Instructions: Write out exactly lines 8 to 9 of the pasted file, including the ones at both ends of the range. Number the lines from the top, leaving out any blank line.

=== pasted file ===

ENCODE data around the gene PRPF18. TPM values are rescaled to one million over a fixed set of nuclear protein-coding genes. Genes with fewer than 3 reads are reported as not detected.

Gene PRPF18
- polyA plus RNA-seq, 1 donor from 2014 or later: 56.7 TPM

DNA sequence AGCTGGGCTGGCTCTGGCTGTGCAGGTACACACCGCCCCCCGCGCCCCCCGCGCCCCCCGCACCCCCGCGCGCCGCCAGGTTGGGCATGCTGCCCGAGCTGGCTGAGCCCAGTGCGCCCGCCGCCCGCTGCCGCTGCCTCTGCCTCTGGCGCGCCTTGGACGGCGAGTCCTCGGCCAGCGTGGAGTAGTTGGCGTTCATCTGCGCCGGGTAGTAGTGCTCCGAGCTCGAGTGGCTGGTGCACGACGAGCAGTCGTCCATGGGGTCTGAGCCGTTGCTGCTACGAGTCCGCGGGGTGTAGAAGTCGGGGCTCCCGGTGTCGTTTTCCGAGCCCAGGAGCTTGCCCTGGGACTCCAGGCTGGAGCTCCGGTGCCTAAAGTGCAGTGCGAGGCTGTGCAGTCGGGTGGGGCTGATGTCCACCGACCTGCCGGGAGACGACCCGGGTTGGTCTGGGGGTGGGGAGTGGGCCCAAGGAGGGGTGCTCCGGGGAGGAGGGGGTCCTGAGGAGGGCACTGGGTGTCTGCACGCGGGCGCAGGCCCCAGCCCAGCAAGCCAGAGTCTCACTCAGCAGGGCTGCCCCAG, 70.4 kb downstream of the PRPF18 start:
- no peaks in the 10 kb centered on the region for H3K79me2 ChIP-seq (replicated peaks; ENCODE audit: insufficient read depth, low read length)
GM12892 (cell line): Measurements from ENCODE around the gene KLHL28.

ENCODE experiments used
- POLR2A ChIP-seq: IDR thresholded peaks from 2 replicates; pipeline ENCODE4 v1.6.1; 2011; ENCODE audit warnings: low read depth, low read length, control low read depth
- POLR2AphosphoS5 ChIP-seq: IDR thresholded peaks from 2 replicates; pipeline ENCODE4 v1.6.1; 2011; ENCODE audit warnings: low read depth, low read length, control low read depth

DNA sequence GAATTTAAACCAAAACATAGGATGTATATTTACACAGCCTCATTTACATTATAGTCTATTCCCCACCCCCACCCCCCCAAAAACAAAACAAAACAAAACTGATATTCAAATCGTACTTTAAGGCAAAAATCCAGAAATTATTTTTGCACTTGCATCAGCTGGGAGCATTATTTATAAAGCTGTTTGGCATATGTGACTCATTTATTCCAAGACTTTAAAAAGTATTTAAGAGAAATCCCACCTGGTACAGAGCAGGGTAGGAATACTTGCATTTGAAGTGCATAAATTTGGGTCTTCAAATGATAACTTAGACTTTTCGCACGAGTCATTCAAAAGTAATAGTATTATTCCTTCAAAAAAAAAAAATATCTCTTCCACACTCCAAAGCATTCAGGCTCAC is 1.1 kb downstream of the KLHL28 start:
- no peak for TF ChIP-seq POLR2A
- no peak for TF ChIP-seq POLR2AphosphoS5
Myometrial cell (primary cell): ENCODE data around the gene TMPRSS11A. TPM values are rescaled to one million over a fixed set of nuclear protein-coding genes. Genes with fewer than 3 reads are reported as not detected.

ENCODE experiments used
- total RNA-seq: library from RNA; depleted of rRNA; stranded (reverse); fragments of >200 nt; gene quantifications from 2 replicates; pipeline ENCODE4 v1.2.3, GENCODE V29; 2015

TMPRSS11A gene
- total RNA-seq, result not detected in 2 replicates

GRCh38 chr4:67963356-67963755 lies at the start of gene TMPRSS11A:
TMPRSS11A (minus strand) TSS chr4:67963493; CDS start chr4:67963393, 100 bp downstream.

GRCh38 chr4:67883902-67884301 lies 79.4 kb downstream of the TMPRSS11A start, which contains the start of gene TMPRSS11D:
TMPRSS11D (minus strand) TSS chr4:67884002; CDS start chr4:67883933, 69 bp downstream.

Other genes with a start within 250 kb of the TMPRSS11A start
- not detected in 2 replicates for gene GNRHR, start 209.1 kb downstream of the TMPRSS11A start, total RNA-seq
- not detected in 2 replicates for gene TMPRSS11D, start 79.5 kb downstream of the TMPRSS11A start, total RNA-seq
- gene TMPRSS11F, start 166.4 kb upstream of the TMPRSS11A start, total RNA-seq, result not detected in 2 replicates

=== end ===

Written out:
- POLR2A ChIP-seq: IDR thresholded peaks from 2 replicates; pipeline ENCODE4 v1.6.1; 2011; ENCODE audit warnings: low read depth, low read length, control low read depth
- POLR2AphosphoS5 ChIP-seq: IDR thresholded peaks from 2 replicates; pipeline ENCODE4 v1.6.1; 2011; ENCODE audit warnings: low read depth, low read length, control low read depth